FIG. 3 illustrates the preferred shape of the second stage cup having a sidewall 10a, a bottom 11a and an upper rim 13. In reforming, both the upper end and bottom wall of the first stage cup is reshaped and profiled. It will be noted that rim 13 is laterally and outwardly offset from the reformed sidewall 10a, and the bottom is profiled to increase its strength. Thereafter, the flange portion of the rim is trimmed or cut to a precise diameter, as shown in FIG. 4, to form the finished cup.
FIG. 5 illustrates details of a rim profile which provides both the feature of nesting as well as selected spacing of nested cans. More particularly, rim 13 is formed with first, second and third curvatures, the first curvature being formed on a radius r1 and defining a first interior convex surface 15, the second curvature being formed on a radius r2 and defining an exterior convex surface 16, and the third curvature being formed on a radius r3 and defining a second interior convex surface 17. The first curvature projects the rim radially outward and offset from tapered sidewall 10a; the second curvature directs a section of the rim vertically upward to support an inner cup; and the third curvature connects to a radial flange 18. The radii of the three convex surfaces are selected and located one to another such that the finished cups nest within another, the exterior convex surface 16 of an inner cup resting upon the second interior convex surface 17 of an outer cup and providing a spacing between adjacent sidewalls (shown by the letter "d") which is at least 0.0015 inch. The spacing between sidewalls is critical in that a spacing of sidewalls closer than 0.0015 may present problems in the separation of nested cups. Closer spacings of sidewalls tend to result in vacuum type lock-ups and a separation of such cups may cause scuffing of the coated can surfaces.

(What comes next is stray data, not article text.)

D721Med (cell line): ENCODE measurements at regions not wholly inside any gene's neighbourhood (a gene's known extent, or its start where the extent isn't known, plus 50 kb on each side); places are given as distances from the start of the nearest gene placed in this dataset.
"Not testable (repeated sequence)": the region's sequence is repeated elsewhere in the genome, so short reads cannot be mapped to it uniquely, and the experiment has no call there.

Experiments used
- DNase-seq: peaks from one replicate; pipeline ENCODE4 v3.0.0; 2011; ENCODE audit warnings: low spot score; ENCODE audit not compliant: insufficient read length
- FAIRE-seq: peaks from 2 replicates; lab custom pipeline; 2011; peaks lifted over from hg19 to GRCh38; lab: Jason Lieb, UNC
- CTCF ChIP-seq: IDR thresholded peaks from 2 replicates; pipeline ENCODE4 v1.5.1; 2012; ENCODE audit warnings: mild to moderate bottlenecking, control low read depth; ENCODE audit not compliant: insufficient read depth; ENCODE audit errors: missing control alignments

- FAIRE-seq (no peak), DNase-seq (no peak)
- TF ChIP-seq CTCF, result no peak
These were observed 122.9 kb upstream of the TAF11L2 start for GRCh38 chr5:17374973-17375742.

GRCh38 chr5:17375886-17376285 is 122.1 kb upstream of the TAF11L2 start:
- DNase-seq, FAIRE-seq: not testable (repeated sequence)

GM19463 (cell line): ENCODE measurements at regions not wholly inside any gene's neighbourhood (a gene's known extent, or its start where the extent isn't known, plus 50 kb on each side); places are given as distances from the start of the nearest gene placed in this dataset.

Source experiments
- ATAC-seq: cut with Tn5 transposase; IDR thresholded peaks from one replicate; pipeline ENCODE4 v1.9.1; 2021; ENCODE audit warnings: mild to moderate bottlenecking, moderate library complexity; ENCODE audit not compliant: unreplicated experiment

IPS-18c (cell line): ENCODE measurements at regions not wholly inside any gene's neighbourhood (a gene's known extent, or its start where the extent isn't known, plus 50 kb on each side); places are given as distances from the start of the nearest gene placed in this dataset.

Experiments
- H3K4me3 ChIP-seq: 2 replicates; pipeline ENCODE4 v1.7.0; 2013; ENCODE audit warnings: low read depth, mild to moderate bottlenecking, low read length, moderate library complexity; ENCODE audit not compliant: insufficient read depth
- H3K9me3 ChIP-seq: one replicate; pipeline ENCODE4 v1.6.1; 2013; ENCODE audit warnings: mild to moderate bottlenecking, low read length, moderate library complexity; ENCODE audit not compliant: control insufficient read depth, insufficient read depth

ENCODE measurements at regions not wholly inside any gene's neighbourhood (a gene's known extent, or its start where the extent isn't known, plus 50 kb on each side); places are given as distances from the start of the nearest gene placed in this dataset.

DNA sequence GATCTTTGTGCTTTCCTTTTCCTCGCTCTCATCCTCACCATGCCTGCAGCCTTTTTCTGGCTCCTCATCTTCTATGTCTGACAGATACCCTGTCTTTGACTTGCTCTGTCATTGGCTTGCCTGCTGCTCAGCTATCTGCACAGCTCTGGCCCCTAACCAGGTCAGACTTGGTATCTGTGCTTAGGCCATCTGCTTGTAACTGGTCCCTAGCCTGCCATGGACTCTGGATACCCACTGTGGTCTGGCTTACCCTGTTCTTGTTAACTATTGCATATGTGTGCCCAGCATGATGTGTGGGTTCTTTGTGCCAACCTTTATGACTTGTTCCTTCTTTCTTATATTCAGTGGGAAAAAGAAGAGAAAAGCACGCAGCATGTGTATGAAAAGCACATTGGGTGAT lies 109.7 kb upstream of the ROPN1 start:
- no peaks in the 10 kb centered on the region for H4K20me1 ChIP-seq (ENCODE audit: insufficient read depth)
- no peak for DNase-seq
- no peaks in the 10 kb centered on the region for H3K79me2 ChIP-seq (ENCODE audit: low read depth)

It is also to be noted that the radius r2 forming convex surface 16 is substantially less than the radius r3 forming convex surface 17, and contact between nested cups occurs at a point of cotangency whose vertical projected line image "b" is within the concave profile of convex surface 17. Thus, once contact is made between surfaces of nested cups, the inner cup is supported on a circular ring of point contacts within the outer cup. Separation of cups is thereby inhanced by virtue of the small area of surface contact and smoothness of surfaces.
It will be apparent that the packing density of nested cups increases in direct proportion to the flange spacing "D" between cups. This follows since the cup diameter and height are fixed. Therefore, the closer the flange spacing, the more dense the pack. Although a minimum flange spacing has not been established, it has been determined that a flange spacing of 0.140 to 0.190 inch works well with standard processing equipment.
It may be noted that a geometric and dimensional relationship exists in forming rim 13. The flange spacing D is a linear distance function of flange displacement distance S (a vertical distance from the surface of one cup flange 18 to the corresponding surface of a nested cup flange 18) and the flange thickness T. (D=S-T). But displacement distance S is also a function of the clearance spacing d between sidewalls, the maximum thickness t of the sidewalls and the angle of sidewall taper θ. This latter relationship may be expressed by the formula S=(d+t)/tan θ, and that formula may be used to determine or select flange spacing. As an example, and assuming the following values by engineering design, if d=0.0016", t=0.0083", and θ=3°, then S=0.1875". If engineering design also suggests a flange thickness T of 0.0105", then flange spacing D will be 0.177".
The distance S, it will be evident, also describes or is equal to the axial distance between the convex surfaces 16 and 17 at points of contact with nested cups. Thus, once distance S is selected the locations of the convex surfaces (and the location of the circular ring of contacts) become fixed; and the profile of rim 13 is then functionally determined.
Although a preferred embodiment of the invention has been illustrated and described, various modifications and changes may be resorted to without departing from the spirit of the invention or the scope of the appended claims, and each of such modifications and changes is contemplated.